Yesterday I began gathering food and décor with my mom for Thanksgiving. We planned on two stores, but never made it to the second. It was mayhem at that first store- people bumping into one another with eyes glazed, fixed on shelves, and folks stalking parking places. There we were, trying to find the perfect color of tablecloth, rushing to grab it up before someone else did.
We are all familiar with the irony of the holidays. We celebrate Thanksgiving then become savage the following day (or that night), finding deals so we can lovingly gift our friends and family come Christmas.
This week, as we celebrate Thanksgiving, add a few practices of gratitude. See if your holidays become just as wonderful as the songs we hear over and over during the next month. Bring the magic back with gratitude.
1. Change your language.
Rather than saying, “I have to,” say “I get to.” Find this shift first by saying it, and secondly, put it in to perspective. The other day I stood before two loads of clean laundry waiting to be folded. I thought, “arrrggghhh. I have to fold this now.” I thought of my grandmother who would have shaken her head at me, because she had ten children, no dryer, and washed cloth diapers by hand. My job was easy. “I’m lucky! I get to fold my cloths that two easy-to-operate machines cleaned for me!” The shift in perspective brought some joy to folding laundry. This week I was also dreading the grocery store with all of the mayhem of frantic shoppers. A friend posted on Facebook that she began her morning thinking to herself that she had no food in her house. As she read a newsletter in her daughter’s bag, she learned of a food drive at the school. She then filled two bags from her pantry, and found new perspective. So did I. I am so lucky; I get to fill my cart up at the grocery store.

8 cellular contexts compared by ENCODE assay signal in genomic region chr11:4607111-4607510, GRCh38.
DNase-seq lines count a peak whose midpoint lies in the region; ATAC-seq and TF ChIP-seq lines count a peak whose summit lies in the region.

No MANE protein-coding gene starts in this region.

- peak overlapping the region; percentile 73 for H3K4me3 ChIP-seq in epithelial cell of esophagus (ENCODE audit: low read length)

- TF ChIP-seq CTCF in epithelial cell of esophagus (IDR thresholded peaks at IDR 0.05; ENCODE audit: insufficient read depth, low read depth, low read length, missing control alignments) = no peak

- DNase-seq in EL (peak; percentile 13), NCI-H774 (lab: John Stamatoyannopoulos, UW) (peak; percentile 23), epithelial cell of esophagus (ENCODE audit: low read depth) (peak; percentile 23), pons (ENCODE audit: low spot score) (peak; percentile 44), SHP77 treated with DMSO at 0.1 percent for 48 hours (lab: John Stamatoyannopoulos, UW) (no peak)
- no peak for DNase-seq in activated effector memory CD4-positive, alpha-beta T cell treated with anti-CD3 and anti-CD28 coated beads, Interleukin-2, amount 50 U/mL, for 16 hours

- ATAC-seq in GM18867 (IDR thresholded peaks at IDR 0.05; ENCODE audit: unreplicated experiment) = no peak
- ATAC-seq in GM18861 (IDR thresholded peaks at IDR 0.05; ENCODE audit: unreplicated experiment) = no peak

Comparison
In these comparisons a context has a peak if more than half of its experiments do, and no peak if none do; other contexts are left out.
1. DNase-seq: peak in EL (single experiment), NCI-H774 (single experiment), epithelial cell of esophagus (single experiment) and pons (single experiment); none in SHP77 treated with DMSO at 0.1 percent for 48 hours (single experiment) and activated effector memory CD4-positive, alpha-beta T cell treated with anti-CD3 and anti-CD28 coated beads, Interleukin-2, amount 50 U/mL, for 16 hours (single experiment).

2. Gratitude Journal
I’ve mentioned it before, but one of my greatest tools in my personal happiness is keeping a gratitude journal. At the end of the day, I record three things I am grateful for that day. I sleep on those thoughts. If I feel a little down, I look through that journal, and I can’t help filling up again on the love I’ve received. Commit to it for a week. At the end of the week, recommit to another week. See for yourself what shifts.
3. Say Please and Thank You. Smile.
I am a waitress, and I observe the power of please and thank you on a regular basis. If a customer uses these sweet phrases, the energy around our interaction is elevated, and in their absence, energy is subtracted. Waitressing is not a glamorous job, but there is something awesome about being a catalyst to a memorable meal. Everyone needs to be acknowledged. Make eye contact and smile. Smiling is contagious. Allow yourself to become more vulnerable in the presence of others, rising above your ego.
Before you eat, take a moment. Acknowledge the clean water coming from your tap. Trace your food source, and send gratitude to the people, the sun, the land, and rain. Thank whoever or whatever you believe for blessing you so many times. How did you get so lucky?
5. Serve Others
Any wise person will tell you that it is absolutely necessary to one’s well being to serve others. You will find yourself more free from the thoughts that bog you down. You might adopt a fresh new perspective; one of gratitude. Someone can benefit from you. There are plenty of great places to start; Big Brother, Big Sister, a soup kitchen, throwing your change in the red Salvation Army bucket, and give what you don’t need to someone who could use it. Seek out opportunities to serve.
Have a beautiful Thanksgiving.
Photo: Nicholas A. Tonelli via Flickr